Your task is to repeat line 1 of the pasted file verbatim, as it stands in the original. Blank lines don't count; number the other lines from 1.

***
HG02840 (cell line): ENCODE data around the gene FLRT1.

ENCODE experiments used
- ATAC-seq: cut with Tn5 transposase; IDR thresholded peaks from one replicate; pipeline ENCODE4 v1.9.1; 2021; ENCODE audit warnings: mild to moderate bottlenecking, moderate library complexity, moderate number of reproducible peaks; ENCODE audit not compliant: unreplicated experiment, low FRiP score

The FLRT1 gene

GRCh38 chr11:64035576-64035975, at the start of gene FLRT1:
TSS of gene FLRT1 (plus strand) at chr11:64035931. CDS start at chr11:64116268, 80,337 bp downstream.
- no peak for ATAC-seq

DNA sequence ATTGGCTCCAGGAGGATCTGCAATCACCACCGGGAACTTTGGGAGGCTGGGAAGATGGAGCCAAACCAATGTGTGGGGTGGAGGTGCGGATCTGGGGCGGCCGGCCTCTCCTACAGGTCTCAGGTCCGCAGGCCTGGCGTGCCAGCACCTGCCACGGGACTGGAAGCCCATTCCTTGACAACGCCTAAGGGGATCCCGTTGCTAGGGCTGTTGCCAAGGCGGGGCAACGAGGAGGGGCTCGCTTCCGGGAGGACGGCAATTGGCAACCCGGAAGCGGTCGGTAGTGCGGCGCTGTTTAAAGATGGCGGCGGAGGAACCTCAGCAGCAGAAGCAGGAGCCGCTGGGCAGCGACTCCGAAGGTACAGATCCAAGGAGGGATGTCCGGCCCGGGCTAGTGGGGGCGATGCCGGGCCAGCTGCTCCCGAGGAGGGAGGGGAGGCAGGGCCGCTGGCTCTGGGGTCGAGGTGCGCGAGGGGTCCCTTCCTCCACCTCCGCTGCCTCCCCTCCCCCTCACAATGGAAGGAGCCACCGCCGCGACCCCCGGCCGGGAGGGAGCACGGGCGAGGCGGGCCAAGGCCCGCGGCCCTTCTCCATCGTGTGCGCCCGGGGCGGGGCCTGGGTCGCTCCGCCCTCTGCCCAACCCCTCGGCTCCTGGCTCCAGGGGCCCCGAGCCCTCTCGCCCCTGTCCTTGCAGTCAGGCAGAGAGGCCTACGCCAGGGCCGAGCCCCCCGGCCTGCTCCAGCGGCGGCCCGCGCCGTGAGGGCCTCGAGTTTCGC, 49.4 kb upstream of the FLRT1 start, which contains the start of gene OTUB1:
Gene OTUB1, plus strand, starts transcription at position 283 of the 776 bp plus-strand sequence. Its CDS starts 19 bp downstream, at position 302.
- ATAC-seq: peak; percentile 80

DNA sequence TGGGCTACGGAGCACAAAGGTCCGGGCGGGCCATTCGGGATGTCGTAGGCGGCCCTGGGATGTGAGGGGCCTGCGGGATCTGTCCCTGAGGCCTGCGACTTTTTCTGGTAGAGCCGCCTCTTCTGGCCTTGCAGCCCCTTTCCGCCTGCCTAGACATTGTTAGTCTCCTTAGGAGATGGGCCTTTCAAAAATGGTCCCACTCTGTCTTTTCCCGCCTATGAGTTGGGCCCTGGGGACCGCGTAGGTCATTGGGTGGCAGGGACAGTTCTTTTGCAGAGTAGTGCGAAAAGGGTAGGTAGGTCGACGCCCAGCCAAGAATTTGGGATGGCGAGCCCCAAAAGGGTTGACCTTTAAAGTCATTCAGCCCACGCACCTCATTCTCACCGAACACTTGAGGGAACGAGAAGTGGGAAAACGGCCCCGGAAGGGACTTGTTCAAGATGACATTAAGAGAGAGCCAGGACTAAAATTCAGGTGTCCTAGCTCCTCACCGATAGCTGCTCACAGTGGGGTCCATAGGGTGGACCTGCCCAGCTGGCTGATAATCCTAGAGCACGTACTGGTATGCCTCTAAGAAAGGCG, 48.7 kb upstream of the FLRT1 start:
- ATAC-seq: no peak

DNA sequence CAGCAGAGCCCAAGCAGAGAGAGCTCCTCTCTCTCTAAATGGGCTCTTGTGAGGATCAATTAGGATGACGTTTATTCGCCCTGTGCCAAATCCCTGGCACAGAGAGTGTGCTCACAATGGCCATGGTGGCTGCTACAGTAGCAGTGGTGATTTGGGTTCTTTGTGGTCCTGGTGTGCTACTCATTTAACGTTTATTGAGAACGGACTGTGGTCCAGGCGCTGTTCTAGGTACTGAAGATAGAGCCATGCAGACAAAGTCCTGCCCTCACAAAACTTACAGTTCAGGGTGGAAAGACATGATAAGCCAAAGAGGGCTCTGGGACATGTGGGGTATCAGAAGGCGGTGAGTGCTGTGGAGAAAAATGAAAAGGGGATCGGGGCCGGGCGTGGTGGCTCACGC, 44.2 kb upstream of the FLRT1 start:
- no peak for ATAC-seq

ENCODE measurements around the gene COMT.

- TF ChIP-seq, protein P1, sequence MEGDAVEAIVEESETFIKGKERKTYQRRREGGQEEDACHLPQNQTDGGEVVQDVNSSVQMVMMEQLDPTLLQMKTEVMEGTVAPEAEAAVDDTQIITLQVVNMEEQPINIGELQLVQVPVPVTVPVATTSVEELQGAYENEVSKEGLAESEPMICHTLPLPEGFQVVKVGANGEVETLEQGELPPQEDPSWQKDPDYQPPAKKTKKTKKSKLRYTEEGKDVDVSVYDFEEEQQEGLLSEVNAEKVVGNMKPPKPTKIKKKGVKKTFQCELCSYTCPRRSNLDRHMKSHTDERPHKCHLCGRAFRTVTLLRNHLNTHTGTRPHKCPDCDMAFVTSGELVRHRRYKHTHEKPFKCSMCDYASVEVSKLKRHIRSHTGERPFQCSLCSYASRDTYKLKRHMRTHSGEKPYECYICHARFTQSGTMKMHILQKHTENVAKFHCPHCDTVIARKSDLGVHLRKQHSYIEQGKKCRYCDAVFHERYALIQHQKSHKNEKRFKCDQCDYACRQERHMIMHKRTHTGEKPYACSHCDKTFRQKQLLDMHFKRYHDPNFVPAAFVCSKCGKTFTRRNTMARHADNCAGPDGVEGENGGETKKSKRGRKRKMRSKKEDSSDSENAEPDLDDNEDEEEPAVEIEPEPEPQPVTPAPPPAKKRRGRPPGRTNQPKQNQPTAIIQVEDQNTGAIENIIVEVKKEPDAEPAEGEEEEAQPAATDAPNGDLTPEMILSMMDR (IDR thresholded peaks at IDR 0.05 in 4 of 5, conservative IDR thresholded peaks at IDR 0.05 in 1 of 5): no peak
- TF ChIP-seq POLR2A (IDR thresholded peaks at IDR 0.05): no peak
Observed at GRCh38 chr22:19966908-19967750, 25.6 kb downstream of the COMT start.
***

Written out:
HG02840 (cell line): ENCODE data around the gene FLRT1.